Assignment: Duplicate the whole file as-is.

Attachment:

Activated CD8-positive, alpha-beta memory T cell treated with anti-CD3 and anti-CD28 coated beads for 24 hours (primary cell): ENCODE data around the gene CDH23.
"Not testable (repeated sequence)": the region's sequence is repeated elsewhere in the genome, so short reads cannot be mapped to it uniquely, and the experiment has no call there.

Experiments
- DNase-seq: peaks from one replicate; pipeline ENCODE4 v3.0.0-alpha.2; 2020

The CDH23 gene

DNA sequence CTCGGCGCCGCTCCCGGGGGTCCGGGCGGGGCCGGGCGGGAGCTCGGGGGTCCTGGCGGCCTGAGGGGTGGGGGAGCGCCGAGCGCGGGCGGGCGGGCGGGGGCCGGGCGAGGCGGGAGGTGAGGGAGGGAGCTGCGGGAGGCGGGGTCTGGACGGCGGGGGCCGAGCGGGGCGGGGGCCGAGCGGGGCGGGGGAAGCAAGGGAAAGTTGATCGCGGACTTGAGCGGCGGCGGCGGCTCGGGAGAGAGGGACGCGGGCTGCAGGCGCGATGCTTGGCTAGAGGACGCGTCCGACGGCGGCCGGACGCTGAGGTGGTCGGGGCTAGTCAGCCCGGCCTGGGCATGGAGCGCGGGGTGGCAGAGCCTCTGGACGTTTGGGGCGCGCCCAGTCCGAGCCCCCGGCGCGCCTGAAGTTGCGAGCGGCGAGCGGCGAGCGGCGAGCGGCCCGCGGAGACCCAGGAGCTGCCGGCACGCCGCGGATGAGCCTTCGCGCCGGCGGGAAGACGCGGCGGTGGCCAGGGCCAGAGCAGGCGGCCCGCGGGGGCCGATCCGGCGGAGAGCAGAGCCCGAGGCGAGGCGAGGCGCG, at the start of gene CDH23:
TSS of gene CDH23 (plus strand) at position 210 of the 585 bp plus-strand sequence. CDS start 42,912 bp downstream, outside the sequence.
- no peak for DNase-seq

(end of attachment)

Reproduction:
Activated CD8-positive, alpha-beta memory T cell treated with anti-CD3 and anti-CD28 coated beads for 24 hours (primary cell): ENCODE data around the gene CDH23.
"Not testable (repeated sequence)": the region's sequence is repeated elsewhere in the genome, so short reads cannot be mapped to it uniquely, and the experiment has no call there.

Experiments
- DNase-seq: peaks from one replicate; pipeline ENCODE4 v3.0.0-alpha.2; 2020

The CDH23 gene

DNA sequence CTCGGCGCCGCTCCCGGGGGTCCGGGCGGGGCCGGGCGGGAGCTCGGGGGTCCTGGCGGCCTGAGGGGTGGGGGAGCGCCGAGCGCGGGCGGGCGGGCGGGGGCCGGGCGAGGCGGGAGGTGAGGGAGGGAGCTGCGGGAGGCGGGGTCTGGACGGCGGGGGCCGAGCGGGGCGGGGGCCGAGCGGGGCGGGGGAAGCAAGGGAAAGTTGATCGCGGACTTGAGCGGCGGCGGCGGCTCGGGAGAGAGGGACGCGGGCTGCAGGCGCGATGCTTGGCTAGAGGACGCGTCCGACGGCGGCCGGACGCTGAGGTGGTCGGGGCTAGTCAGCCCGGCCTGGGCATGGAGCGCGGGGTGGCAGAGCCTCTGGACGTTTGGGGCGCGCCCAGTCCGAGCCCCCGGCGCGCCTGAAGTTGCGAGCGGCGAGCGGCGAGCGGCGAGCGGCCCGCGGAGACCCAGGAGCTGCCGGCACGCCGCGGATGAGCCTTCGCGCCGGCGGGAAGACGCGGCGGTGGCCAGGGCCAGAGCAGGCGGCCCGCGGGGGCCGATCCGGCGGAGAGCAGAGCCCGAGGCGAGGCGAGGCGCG, at the start of gene CDH23:
TSS of gene CDH23 (plus strand) at position 210 of the 585 bp plus-strand sequence. CDS start 42,912 bp downstream, outside the sequence.
- no peak for DNase-seq